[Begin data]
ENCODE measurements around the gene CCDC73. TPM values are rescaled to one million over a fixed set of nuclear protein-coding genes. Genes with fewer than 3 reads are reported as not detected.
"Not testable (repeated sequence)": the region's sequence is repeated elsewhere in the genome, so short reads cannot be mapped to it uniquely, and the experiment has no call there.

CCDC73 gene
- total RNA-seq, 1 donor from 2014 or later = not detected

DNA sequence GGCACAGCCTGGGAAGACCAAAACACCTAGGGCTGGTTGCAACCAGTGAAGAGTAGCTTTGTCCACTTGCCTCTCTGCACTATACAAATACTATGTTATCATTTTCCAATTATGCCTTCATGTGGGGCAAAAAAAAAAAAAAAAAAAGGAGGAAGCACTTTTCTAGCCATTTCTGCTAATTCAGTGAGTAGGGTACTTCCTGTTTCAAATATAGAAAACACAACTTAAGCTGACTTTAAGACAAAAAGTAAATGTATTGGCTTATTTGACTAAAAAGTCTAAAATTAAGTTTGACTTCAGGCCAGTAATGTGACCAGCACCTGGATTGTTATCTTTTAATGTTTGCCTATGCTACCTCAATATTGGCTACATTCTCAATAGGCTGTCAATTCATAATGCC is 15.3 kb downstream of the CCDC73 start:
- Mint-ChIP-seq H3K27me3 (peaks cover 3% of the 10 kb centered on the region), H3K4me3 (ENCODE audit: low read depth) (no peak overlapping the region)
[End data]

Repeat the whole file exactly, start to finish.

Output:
ENCODE measurements around the gene CCDC73. TPM values are rescaled to one million over a fixed set of nuclear protein-coding genes. Genes with fewer than 3 reads are reported as not detected.
"Not testable (repeated sequence)": the region's sequence is repeated elsewhere in the genome, so short reads cannot be mapped to it uniquely, and the experiment has no call there.

CCDC73 gene
- total RNA-seq, 1 donor from 2014 or later = not detected

DNA sequence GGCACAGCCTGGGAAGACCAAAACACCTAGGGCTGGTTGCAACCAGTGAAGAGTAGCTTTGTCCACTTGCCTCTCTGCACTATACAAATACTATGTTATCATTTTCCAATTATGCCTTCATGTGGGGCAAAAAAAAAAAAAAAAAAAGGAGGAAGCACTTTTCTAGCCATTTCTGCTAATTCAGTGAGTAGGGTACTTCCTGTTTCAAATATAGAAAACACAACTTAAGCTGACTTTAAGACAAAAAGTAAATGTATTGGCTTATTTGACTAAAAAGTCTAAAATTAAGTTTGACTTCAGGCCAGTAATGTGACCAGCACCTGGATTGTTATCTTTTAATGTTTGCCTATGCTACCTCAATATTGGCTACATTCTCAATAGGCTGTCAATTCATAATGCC is 15.3 kb downstream of the CCDC73 start:
- Mint-ChIP-seq H3K27me3 (peaks cover 3% of the 10 kb centered on the region), H3K4me3 (ENCODE audit: low read depth) (no peak overlapping the region)